The Great Fire

The Great Fire

eBook - 2007
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Baker & Taylor
In the aftermath of World War Two, young men and women living in Europe and Asia must reconstruct their lives amid the ashes of war, including a young soldier who confronts the reality that material goods and success are not enough, and a woman living in Japan who tends to her dying brother. 50,000 first printing.

Macmillan School

A great writer's sweeping story of men and women struggling to reclaim their lives in the aftermath of world conflict

The Great Fire is Shirley Hazzard's first novel since The Transit of Venus, which won the National Book Critics Circle Award in 1981. The conflagration of her title is the Second World War. In war-torn Asia and stricken Europe, men and women, still young but veterans of harsh experience, must reinvent their lives and expectations, and learn, from their past, to dream again. Some will fulfill their destinies, others will falter. At the center of the story, Aldred Leith, a brave and brilliant soldier, finds that survival and worldly achievement are not enough. Helen Driscoll, a young girl living in occupied Japan and tending her dying brother, falls in love, and in the process discovers herself.

In the looming shadow of world enmities resumed, and of Asia's coming centrality in world affairs, a man and a woman seek to recover self-reliance, balance, and tenderness, struggling to reclaim their humanity.

The Great Fire is the winner of the 2003 National Book Award for Fiction.

Publisher: [Place of publication not identified] : Farrar, Straus and Giroux, 2007
ISBN: 9780374706357
Branch Call Number: EBOOK
Characteristics: 1 online resource
Additional Contributors: OverDrive, Inc


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Apr 01, 2015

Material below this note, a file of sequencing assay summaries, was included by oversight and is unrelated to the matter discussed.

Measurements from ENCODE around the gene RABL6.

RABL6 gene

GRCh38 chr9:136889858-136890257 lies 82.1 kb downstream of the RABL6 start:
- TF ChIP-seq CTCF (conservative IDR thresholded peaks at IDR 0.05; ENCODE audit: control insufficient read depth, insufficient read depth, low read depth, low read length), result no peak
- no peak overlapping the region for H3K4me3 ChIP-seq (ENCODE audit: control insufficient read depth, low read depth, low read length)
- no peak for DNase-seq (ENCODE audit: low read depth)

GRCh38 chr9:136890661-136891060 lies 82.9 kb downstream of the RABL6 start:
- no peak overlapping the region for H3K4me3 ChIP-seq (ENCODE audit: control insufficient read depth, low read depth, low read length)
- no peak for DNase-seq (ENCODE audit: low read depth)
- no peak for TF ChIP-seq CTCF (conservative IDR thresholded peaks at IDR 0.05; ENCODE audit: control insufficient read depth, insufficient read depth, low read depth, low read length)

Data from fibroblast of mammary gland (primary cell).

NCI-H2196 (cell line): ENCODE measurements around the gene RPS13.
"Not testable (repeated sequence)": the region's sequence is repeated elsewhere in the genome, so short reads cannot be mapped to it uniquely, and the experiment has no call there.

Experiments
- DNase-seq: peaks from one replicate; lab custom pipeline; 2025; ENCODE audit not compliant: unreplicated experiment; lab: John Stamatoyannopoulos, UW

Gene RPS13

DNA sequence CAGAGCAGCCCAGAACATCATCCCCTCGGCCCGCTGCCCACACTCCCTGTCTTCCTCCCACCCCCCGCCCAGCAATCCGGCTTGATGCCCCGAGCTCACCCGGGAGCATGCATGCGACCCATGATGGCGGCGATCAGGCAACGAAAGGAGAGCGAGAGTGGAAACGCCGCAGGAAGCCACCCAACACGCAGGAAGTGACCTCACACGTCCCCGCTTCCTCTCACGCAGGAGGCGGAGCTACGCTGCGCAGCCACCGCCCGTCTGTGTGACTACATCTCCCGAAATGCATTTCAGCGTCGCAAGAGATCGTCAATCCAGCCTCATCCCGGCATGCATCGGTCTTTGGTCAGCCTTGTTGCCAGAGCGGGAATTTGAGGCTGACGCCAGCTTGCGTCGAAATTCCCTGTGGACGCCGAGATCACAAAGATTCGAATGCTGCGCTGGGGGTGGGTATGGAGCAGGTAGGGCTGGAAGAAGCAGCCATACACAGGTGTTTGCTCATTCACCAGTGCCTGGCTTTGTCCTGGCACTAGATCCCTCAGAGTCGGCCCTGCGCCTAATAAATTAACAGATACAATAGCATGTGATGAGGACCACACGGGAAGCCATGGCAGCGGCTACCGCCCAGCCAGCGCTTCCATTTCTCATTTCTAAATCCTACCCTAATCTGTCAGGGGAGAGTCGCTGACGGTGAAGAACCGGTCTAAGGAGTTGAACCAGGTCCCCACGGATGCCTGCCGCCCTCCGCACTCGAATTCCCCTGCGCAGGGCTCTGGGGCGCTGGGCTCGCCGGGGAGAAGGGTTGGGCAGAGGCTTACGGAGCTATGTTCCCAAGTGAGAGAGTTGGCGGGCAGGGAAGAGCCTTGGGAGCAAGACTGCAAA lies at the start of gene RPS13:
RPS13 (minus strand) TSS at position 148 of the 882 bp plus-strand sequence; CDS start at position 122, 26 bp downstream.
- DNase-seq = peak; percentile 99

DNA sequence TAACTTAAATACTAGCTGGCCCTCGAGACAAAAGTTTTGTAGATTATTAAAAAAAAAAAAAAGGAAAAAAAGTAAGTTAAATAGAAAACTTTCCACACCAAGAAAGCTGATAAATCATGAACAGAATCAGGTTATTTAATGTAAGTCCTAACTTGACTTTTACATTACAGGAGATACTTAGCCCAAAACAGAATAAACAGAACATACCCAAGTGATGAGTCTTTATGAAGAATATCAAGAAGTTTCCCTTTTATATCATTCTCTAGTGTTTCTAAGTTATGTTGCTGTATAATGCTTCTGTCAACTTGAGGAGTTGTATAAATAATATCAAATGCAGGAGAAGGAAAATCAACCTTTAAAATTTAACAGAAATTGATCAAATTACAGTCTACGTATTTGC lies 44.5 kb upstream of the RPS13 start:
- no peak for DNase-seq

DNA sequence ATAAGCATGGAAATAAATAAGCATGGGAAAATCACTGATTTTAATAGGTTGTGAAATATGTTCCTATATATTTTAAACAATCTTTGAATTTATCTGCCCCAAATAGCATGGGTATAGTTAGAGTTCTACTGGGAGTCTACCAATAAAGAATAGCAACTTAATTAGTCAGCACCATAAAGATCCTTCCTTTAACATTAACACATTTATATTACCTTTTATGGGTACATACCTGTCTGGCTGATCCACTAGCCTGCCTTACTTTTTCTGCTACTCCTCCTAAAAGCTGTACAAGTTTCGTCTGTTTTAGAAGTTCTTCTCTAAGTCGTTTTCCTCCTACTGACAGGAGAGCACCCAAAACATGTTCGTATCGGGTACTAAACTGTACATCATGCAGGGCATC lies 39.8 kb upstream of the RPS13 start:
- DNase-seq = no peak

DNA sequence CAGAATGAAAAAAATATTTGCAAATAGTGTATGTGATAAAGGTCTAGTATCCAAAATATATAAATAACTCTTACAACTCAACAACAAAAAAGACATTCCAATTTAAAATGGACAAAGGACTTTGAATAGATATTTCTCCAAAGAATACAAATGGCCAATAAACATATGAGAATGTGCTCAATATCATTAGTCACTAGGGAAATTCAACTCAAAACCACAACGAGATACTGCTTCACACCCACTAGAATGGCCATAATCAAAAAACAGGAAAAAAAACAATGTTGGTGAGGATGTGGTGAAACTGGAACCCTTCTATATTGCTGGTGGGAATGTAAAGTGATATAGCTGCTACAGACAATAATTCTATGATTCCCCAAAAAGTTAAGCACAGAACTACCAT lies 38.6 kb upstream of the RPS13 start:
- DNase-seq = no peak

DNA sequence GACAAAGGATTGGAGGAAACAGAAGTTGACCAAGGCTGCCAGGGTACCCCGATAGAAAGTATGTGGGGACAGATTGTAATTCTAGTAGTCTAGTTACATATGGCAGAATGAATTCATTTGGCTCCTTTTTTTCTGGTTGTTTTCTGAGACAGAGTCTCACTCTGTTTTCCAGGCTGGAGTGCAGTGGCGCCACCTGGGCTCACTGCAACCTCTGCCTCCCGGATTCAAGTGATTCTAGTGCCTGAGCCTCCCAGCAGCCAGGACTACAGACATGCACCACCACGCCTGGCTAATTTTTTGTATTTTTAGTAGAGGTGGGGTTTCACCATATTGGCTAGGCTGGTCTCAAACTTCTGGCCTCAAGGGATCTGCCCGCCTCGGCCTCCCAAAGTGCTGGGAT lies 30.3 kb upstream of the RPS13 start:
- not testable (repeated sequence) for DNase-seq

Awful. I vow to never again check out a book that has won a prestigious literary award.

Feb 04, 2014

Although this book has some very engaging & well-written passages, I wasn't satisfied with the 1st 100 +/- pages and the last 60 or so pages. The author introduces a dozen or so characters in the first (roughly) 60 pages & if you don't read past that in one sitting, you'll probably be lost as I was. Other annoyances were: sappy metaphors ("The morning touched her hair".); perplexing statements ("Clarity departed like hallucination."); & lots of sentence fragments. The heart of the plot is a love story. After page 258 when I wanted see how the plot would be resolved, I was introduced to 14 new characters, which didn't add much to the story.

May 14, 2012

After the first few chapters, I was about to give myself the exceedingly rare permission to stop reading a book. The exceedingly annoying clipped sentences and cut down prose were not roses trimmed judiciously to showcase their elegance, they were a flower garden randomly hacked apart by a wayward whipper-snipper. I struggled to find meaning in the wreckage, and then somewhere in an hour’s enforced reading while waiting in a doctor’s office, a love story blossomed and then not even the author’s rusty blade could diminish its beauty.

After starting out as close as I’ve ever come to putting a book down, The Great Fire eventually became one I didn’t want to put down.

Feb 21, 2011

This week, I read two of Shirley Hazzard's novels, this one, as well as The Transit of Venus.

Beautiful descriptions, interesting and well-drawn characters in both novels. A very strong sense of place (or places) and atmosphere. I guess that I am one of her enthusiasts. It seems as though people either love her work or are bored by it.

Dec 06, 2010

2003 National Book Award - Fiction

Aug 15, 2008

I guess I just don't like this author. I found the book forgetable and couldn't understand why it won the prize. Disappointing.


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